The human's visual system detect intensity images. Quite interesting, detector systems have shown the existence of different kind of images. Among them, images obtained by two detectors (detector array or spatially scanning detector) capturing signals within short window times may reveal a "hidden" image not contained in either isolated detector: Information on this image depend on the two detectors simultaneously. In general, they are called "high-order" images because they may depend on more than two electric fields. Intensity images depend on the square of magnitude of the light's electric field. Can the human visual sensory system perceive high-order images as well? This paper proposes a way to test this idea. A positive answer could give new insights on the "visual-conscience" machinery, opening a new sensory channel for humans. Applications could be devised, e.g., head position sensing, privacy in communications at visual ranges and many others.

via ArXiv blog

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Feb 29, 2012
Can we make an "Entangled Accelerometer" by splitting a laser into multiple axis, diagonal, and triagonal beams, thus "squeezing" the state of the photons?

Ideally, you'd want one beam on each axis, one beam on each diagonal, and at least one triagonal beam, all from the same source, entangled. this way, the red or blue shift in one beam would be entangled with the red or blue shift in another, allowing extreme precision in determining the exact vector of acceleration.

This wouldn't detect linear acceleration, but rather instantaneous acceleration, such as in collisions, etc.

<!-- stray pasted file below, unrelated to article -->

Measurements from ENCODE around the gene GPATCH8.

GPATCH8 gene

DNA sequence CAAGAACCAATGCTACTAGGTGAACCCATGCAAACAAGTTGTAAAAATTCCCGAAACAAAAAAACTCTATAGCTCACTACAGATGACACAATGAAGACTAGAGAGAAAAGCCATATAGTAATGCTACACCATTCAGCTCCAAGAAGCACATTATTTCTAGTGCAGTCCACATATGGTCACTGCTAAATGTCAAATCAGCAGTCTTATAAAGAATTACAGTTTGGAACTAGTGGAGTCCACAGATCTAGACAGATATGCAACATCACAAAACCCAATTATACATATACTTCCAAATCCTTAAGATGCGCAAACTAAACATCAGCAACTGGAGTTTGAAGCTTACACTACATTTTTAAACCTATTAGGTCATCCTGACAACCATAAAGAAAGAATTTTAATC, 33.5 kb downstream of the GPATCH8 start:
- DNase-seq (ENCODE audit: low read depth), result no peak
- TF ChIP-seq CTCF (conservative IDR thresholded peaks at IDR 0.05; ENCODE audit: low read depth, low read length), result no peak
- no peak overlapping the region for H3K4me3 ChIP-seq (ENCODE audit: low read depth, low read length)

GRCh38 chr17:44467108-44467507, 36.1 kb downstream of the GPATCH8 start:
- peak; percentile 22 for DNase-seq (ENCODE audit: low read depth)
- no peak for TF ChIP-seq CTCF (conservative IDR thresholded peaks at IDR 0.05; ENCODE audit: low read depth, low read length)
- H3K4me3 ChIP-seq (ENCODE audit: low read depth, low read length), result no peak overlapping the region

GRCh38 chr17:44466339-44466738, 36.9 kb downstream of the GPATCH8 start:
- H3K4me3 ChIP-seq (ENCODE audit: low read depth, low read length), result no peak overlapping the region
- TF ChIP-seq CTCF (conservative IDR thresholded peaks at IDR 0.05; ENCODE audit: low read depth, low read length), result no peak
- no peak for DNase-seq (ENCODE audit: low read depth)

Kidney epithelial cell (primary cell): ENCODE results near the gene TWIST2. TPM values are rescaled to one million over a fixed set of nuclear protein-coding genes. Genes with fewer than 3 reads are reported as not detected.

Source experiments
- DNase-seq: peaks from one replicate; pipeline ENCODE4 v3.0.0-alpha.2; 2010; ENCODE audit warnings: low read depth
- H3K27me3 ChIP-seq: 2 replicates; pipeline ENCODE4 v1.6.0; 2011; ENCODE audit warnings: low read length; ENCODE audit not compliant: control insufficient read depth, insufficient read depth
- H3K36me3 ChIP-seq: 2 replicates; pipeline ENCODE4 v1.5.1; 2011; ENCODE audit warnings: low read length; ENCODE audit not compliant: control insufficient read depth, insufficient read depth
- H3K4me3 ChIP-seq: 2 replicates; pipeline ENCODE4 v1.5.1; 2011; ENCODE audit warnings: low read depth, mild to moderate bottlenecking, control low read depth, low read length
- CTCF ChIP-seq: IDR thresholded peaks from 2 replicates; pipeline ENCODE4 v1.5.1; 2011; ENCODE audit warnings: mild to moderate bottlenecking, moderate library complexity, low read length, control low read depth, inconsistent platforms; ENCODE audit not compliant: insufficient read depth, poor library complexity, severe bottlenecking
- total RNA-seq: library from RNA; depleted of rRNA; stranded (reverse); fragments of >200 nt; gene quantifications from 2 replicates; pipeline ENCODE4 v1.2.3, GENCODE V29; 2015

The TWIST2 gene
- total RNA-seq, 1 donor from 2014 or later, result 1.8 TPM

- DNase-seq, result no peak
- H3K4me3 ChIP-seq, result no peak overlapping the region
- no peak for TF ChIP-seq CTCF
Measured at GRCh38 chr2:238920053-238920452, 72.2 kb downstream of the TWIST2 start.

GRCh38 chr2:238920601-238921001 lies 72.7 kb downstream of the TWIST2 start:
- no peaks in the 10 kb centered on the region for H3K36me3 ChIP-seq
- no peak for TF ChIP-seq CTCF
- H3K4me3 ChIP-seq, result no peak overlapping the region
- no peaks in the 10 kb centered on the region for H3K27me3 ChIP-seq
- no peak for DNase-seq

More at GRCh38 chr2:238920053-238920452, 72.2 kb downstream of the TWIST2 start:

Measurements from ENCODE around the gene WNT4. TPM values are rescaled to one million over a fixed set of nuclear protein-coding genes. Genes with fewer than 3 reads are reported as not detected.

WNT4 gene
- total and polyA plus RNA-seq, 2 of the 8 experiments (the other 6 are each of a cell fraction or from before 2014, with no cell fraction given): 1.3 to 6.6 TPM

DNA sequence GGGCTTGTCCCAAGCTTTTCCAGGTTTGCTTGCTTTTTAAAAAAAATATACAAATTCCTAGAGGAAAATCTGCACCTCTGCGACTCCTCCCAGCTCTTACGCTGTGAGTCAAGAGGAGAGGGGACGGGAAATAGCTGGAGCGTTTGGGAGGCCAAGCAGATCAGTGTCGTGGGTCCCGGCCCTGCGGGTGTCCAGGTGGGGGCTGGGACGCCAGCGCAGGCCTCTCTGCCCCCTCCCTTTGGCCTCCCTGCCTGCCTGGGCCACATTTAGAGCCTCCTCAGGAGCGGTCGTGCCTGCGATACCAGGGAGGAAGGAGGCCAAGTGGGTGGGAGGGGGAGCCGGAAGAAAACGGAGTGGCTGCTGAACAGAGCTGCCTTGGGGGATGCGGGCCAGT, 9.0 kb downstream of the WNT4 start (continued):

By measuring the difference in red or blue shift on each beam, you could determine acceleration, but not only that, you could use a squeeze method, involving trigonometry or Pythagorean theorem, to reduce the margin of error in each of the measurements.

The accelerometers I've seen seem to use classical physics.

Feb 29, 2012
Aren't there magic tricks out there that already use this principle to create 3-D images? It sounds like a randomized form of autostereoscopy:


Mar 01, 2012
Not sure about the magic tricks and autostereoscopy... what I gathered from it is that one beam has a certain amount of info to make a blurry image, kinda like a progressive-scanned jpg downloading... the 2nd beam carries more information about the image that can be, I guess in this case, entagled where the information is additive, and while by itself, is also blurry, together they have enough information to form a sharper image... The question is whether or not our brains and eyes can take both images and interpolate the sharper image given the two blurry ones.

Mar 02, 2012
Ricochet, that's exactly what autostereoscopy is and it's what makes glasses-free 3-D TV possible. What I believe the entanglement would do is randomize which image goes to which eye instead of having the same fuzzy image always go to the same eye.

The more I think about it, the more I realize it'll be a fantastic experiment for the brain. I've always been fascinated with how the brain can filter out extraneous information (or add missing information) to try and provide us with something we can understand